2. Inappropriate Task Force Membership Selection
Though related to Reason One, this is a slightly different issue. Not only do I believe there should be a First Vote to create the leadership structure itself, but I also believe there should be a Second Vote to approve its membership BEFORE it begins its work. No one, not even the elected President of the Southern Baptist Convention, should be authorized to appoint ALL of the members of an ad hoc denominational study group charged with making such a significant decision. We have a Committee on Committees for this purpose. I am not indicting either the office holder of the SBC Presidency or the Task Force members chosen, but rather the process by which such selections were made. Both Reasons One and Two remind me of the classic idiom, “It is easier to ask for forgiveness than permission.” My father taught me that the easy way is seldom the right way. If we are going to consider something as significant as changing the name of our denomination, messengers deserve to be involved at every level of the decision making process and not merely brought in at the end to consider the final proposal.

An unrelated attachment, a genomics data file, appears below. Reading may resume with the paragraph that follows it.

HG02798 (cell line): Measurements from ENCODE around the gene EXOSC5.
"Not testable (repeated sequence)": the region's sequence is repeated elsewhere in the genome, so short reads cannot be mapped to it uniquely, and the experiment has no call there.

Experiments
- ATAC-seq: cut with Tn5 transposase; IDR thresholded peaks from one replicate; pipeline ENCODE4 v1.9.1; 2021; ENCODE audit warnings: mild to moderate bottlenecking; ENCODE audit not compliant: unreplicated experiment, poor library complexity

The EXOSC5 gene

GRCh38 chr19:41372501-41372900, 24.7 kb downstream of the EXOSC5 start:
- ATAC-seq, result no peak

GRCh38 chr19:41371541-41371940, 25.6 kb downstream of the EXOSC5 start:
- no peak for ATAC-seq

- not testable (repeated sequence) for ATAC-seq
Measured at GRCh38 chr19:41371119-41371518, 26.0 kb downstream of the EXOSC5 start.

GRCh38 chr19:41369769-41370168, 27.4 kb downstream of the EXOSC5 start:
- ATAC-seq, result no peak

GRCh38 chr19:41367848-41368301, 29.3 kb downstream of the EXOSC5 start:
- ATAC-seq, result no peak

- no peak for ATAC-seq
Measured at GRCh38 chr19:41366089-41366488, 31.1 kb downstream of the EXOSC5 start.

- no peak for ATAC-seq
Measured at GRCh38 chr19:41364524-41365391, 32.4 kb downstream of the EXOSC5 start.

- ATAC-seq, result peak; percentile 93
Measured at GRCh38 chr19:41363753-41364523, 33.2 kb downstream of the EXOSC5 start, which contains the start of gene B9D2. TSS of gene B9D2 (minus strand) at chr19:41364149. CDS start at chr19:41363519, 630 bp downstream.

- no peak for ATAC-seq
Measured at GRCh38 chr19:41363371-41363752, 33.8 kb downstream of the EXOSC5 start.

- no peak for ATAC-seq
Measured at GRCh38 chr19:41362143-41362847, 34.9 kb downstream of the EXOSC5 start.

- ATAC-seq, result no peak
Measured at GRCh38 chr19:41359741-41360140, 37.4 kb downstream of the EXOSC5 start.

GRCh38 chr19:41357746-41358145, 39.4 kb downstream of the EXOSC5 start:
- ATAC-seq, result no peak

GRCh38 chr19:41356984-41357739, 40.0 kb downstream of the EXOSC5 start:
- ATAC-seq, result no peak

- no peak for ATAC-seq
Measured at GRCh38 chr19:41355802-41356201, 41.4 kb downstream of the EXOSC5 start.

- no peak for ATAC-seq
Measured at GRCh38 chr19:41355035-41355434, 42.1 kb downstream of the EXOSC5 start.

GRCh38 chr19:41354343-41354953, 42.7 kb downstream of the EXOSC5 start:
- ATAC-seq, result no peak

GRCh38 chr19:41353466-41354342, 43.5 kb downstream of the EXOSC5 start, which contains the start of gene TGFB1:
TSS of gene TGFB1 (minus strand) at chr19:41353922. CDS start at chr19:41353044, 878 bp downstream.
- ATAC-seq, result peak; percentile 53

3. Insufficient Evaluation Period
By all accounts, this Task Force met only a few times over a period of only a few months. It is rather difficult to imagine that in such a short period of time, every aspect of this decision could be fully considered. In my opinion, a longer period of study and prayer for such an important issue is clearly warranted. Perhaps taking more time to review the process, to conduct focus groups with rank and file Southern Baptists and prayerfully to consider the issue over a more extended season of deliberations would result in a different and possibly better recommendation. Such a short period of study almost suggests that the decision to recommend some kind of name change was practically a foregone conclusion. When one combines the relatively short period of study with the unconventional task force formation process, it creates the impression that this course of action was almost predetermined. Again allow me to disclaim any personal animus here. I would feel this way were my dearest friends on the Task Force. One has to admit that the study period was fairly brief considering the issue at hand involves a change our denomination only makes, at best, once every 167 years.